If you want to know why I resonate with Hannah’s story and life so much, take in this poem. I made a poster of Blessed is the Match and hung it up in my dorm room. As I struggled to learn how my heart really worked around issues like my faith, my sexuality, and the clash between my learned self-hatred and an innate belief that who I authentically am could bring about some good in the world, Hannah’s poem sustained me. In the throes of my most active addiction that lasted from age 19-23 (the ages where Hannah had set off to redefine herself and change the world in her own way), I believe that reciting Blessed is the Match kept me alive quite a few times. My heart never stopped beating, even though I wanted it to many times in that era, because as it turns out, my Higher Powers and the world were not yet done with me.
I write this tribute, this letter of love and thanks to Hannah, on my first journey to Israel. I had the chance to visit Hannah’s monument at Sodt Yam, the kibbutz near Caesarea where she worked before joining the British Royal Airforce. Blessed is the Match appears in Hebrew on the base of her statue. After a day of moving through clogged traffic, the tension evident to me in Jerusalem, and other sites packed with noisy Western tourists, I sat on the kibbutz in Sodt Yam the only visitor. I admired her monument, which struck me as a classic embodiment of a Divine Feminine, the sun of the Mediterranean setting against my back. Although I appreciated the quiet and quickly realized why she loved this place so much (honored in her poem Eli, Eli that was eventually set to music), my solitude as the only Westerner around made me rethink Dr. Friedman’s question: How many of you have ever heard of Hannah Senesh? It’s a question I’d like to yell out at the top of my lungs to everyone at the tourist sites and if the answer is no, why haven’t you?
This tribute is my small way of sharing a major influence, a protector figure, with people who are likely to read my work. I know it’s a risky piece to write as I fear that it may be quickly politicized because of who Hannah was. As much as I’d like to say, keep politics out of it, I know that may be impossible for many, regardless of where we stand or how we feel about the cause of tensions in the Middle East. Whenever issues of identity are at stake, it’s difficult not to feel issues personally or become enraged by injustices. I would like to think that Hannah’s heart is breaking to see what is happening in this part of the world, her homeland that she loved so much. So, I end my tale by telling you specifically why I thanked Hannah at her beloved Sodt Yam—because she never once left me or the nineteen-year-old self who still lives within me. The match she lit for me all those years ago recently helped me to be brave, strap on my parachute and fly.
The last three years were particularly turbulent for me in realizing that I had to live my life as fully and as authentically as possible to be my healthiest self—and I wasn’t doing that. The deaths of several people close to me made me realize just how much of myself I was hiding, both with my professional voice and issues around personal identity. The shameful remnants of the religions in which I was raised clashed up against my sexual identity. My renewed drive to be an unapologetically feminist voice in a country where disrespect towards strong women still abounds toppled many of the internal messages I still carried about the importance of being a nice girl. And I came to a place where enough was enough. I was playing it safe, not speaking up nearly enough about issues that mattered to me, for the sake of being too diplomatic. In a country where strong females are still regularly mocked with pejoratives and insults, my fear of not being liked or making too many waves kept me silent on issues in every area of my life . This surprises many people who have long seen me as outspoken. This meant I had to make the difficult decision to leave my second marriage, wading through the negative self-talk around, “Oh what will people say? She helps so many other people and can’t keep her own shit together.”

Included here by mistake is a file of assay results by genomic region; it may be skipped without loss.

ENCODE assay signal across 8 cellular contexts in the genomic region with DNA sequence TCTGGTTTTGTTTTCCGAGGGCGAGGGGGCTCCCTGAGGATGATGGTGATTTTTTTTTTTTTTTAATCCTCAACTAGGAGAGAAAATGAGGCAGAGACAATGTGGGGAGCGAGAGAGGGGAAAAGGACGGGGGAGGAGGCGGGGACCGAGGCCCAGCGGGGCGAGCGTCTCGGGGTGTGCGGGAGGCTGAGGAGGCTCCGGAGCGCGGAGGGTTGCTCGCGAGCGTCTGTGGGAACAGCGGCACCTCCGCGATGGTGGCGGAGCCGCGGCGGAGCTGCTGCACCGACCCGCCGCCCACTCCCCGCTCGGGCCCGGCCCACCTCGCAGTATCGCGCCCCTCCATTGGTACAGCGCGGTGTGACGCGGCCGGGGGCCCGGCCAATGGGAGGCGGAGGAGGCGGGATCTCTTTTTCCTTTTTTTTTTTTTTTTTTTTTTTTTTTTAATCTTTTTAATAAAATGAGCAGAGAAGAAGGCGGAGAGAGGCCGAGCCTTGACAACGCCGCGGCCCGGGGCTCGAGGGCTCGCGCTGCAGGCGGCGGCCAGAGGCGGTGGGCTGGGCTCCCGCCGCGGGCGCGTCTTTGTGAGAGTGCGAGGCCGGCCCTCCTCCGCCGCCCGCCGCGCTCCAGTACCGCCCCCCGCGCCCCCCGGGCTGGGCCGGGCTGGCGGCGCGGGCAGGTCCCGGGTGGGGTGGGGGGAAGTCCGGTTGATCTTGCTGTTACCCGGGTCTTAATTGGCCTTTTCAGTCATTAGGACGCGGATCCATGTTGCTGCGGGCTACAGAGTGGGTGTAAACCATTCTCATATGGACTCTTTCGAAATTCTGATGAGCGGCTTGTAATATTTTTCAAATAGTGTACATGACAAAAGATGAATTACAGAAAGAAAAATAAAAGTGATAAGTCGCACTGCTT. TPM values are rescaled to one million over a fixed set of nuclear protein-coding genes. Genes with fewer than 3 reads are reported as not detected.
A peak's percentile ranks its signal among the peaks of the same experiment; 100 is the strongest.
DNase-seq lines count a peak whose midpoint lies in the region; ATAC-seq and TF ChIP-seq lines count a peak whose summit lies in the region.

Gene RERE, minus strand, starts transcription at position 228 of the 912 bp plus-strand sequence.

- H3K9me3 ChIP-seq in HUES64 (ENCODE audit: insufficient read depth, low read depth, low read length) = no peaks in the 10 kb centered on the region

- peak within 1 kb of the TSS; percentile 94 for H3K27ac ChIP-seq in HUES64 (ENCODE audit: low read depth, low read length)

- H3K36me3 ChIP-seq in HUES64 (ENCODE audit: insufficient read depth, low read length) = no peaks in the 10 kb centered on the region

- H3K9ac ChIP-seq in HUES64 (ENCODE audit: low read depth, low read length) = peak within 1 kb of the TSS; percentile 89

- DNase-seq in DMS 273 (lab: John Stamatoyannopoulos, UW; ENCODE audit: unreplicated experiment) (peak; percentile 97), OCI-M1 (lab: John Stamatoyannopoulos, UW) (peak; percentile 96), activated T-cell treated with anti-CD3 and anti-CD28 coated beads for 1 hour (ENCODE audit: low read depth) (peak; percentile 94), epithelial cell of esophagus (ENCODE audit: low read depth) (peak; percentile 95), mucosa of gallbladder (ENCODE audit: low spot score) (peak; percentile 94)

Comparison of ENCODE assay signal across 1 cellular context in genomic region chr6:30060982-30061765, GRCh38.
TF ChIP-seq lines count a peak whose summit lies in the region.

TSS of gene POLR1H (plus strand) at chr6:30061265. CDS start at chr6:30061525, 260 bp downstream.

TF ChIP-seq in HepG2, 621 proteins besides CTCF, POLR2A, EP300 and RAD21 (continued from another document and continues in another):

Hannah helped me ditch this script. Literally.
One night during a therapy retreat with my personal therapist, I was also reading work on the four elements by Christine Valters Paintner, one of my spiritual teachers. In doing a meditation on fire, I felt Hannah’s presence so strongly and Blessed is the Match, a poem I hadn’t consciously prayed in years, ignited my heart. I had not yet left my marriage but was getting close, and using my trauma healing knowledge to strengthen the resources that Hannah gave me all those years ago helped me to leap with both the fear and excitement she may have felt jumping out of that plane. When I sensed into that resource, I literally felt like she was giving me her parachute.
Hannah’s parachute represented and continues to represent Spirit/Source or my Higher Power, the assurance that even in the face of risk and maybe even eventual fallout, there’s a larger purpose in everything and I am loved. Her match represents validation that my heart and all its complexities are sacred just as they are, and can play some small role in bringing warmth and light to a world that is cold and dark. Being myself this fully is a risk, and it’s one that is worth taking!
Through all the difficult days and battles that were ahead of me in the year that followed, I carried an unlit match with me for grounding. A tangible reminder of her gifts and her role as a protector figure. She is one of many forces, in this realm and in the realm of spirit, who has my back, and for their light and their lineage, I am immensely grateful.